Loreto Aliaga Salas
I am a teacher of English from Chile. I have taught in secondary schools, adult education, pre-service and in-service teacher education.
I obtained my English teaching degree at Universidad Metropolitana de Ciencias de la Educación in 2007. In 2011, I obtained my MA in TEFL at the same university.
My last employment was as an academic coordinator and language teacher in a pre-service English language teaching programme in Santiago. I was also involved in teaching and supporting in-service teachers in a secondary school.
I have thoroughly enjoyed being a full-time student after working full time for a few years. I have taken advantage of many opportunities offered by the School of Education and the University. Since my first year, I have worked as a research assistant in various projects, e.g. REACH, Narnia Virtues, and CLARA (University of Oxford/ University of Chile).
What motivated me to undertake PhD study?
After finishing my MA degree, I worked in pre-service teacher education at two different universities. I didn’t really have any knowledge to teach future teachers, and I felt the need to be better prepared to be a teacher educator.
The University of Leeds has a well-known background in supporting language teacher educators. My supervisors had well-established links with Chile, which helped developing and informing my research. Coming to Leeds has allowed me to learn about teacher education, not only in theoretical but also practical ways.
The facilities for teaching, learning, and researching at the School of Education and the University are outstanding. The School of Education offers individual computer desks for full-time PhD students with a locker, a desk drawer, and book shelves. The university has five comprehensive libraries, and access to a large number of journals and reports. You can also request books from other libraries, and access other UK university libraries through the Sconul access.
The university offers extensive support to conduct research in an ethical manner from day one, and offers wide and constructive feedback to early career researchers, from the supervisors and other training courses led by SDDU.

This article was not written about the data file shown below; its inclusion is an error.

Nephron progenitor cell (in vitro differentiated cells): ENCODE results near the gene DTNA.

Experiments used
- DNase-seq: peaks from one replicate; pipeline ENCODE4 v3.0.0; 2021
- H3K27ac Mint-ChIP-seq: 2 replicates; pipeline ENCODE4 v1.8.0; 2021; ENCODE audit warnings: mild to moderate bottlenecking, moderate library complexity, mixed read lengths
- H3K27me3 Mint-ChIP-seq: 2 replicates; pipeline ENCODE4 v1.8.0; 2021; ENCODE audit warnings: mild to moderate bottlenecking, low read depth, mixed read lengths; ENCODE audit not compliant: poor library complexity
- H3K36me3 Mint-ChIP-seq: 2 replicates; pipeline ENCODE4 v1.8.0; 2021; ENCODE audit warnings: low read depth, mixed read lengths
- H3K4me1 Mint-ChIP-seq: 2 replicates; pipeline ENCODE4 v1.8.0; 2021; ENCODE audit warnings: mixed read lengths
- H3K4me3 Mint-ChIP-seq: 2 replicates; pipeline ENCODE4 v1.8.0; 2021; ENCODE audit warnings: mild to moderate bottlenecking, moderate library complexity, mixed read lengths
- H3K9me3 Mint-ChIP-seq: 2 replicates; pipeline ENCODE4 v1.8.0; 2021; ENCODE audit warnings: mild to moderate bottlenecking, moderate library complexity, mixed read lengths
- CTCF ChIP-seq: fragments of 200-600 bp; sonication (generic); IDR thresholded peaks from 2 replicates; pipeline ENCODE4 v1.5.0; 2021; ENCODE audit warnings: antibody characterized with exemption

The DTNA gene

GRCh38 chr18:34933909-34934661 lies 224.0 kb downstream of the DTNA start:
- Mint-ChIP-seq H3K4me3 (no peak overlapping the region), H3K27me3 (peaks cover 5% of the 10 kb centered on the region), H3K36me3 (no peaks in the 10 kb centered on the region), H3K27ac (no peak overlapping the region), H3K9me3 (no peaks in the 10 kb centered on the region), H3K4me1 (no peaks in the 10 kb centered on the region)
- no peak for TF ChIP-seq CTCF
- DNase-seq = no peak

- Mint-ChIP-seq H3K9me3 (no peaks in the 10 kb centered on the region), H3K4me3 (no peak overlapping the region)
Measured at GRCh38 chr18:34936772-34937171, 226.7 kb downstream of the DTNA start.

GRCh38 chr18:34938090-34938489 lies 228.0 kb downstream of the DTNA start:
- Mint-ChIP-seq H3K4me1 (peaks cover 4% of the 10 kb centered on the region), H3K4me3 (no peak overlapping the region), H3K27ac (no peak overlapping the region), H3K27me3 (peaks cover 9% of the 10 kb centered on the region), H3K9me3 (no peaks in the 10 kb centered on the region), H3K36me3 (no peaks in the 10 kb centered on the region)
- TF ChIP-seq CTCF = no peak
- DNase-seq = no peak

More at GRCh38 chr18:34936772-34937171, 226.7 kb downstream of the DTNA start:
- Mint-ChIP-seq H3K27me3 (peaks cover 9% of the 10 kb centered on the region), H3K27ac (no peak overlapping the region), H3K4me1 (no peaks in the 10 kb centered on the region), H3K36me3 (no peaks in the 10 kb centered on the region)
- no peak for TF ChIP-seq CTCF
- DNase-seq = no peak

What makes me passionate about my subject?
Being a teacher educator is a great responsibility, since the impact that one’s practices has on others is exponentially higher. I am passionate about my research area as I hope it will not only have an impact on the particular programme being researched but also having a deeper understanding of processes of educational change in similar contexts.
What are my plans once I have completed my PhD?
I have recently passed my PhD viva. I would like to continue teaching in pre-service and in-service teacher education as well as supporting processes of innovation and change in English language teaching. I would like to work with and for in-service language teachers to promote teacher-led research to inform teacher education policies, and my own research and practice.
Similarly, I will continue to contribute to narrow the gap between research and teacher classroom practices. since I am a co-founder of the first Chilean network of researchers in English Language Teaching – ELT (RICELT – www.ricelt.cl).
ALIAGA, L. (Forthcoming). Mentoring teachers: An Interview with Angi Malderez. In Bellaterra Journal of Languages. Barcelona: Spain.
ALIAGA, L. (2018). Teachers and students’ tales: living through change in teacher education (T. Pattison, Ed.). In IATEFL 2017 Glasgow conference selections (pp.61-62). Faversham: IATEFL.
ALIAGA, L. (2017). Using visual representations to reflect on research: Exploring innovative formats for research dissemination. ELT Research. February 2017(32), pp.15-17.
ALIAGA-SALAS, L. (2017). Teacher educators’ voices on undergraduate TEFL curriculum innovation in Chile (T. Pattison, Ed.). In IATEFL 2016 Birmingham conference selections (pp. 51-53). Faversham: IATEFL.
ALIAGA, L. (2015). Creencias y prácticas de formadores de profesores de inglés: Un estudio de caso en innovación curricular. in “Saberes para Chile. Memorias de la II Jornada Académica de Investigadores Chilenos en Europa”. (pp. 183-198) Madrid: Punto Rojo
ALIAGA, L., INOSTROZA, M.J., REBOLLEDO, P., ROMERO, G., and TABALI, P. (2015). RICELT: Creating a research community in Chilean ELT. ELT RESEARCH. January 2015(30), pp.34-35.
ALIAGA, L. (2014). Exploring English Language Teaching in Pre-service TEFL Education in Chile. In WAGEMANN, E., et.al. (Eds.), ChileGlobal Seminars UK (pp. 74-75). London: ChileGlobal Seminars UK.
ALIAGA. L. (2007) ¿Qué harías si...? Revista Acti/ España: Actividades para la clase de Español, 10, 52-53. Consejería de Educación y Cultura en el Reino Unido, Education and culture ministry, Spain. United Kingdom.
ORCID Number: 0000-0003-4128-4161
My research explores teacher educators’ cognitions, i.e. ‘what language teachers think, know and believe, and of its relationship to teachers’ classroom practices’ (Borg 2015, p.1) in the context of curriculum change in a pre-service English language teaching programme in Chile.
In this context, my research considers all the actors involved in this change project: teacher educators, as enactors; programme staff, as initiators; and student teachers, as receivers, and future enablers of change. I observed teacher educators, and I interviewed staff, teacher educators and student teachers to understand the different perspectives of the project.
My overarching aim is to understand a broader view of the programme implementation by taking all the participants’ viewpoints into consideration to reflect on current stage of implementation. Additionally, I seek to inform the future directions of the programme and to advise any other teacher education programme contemplating curriculum change anywhere in the world.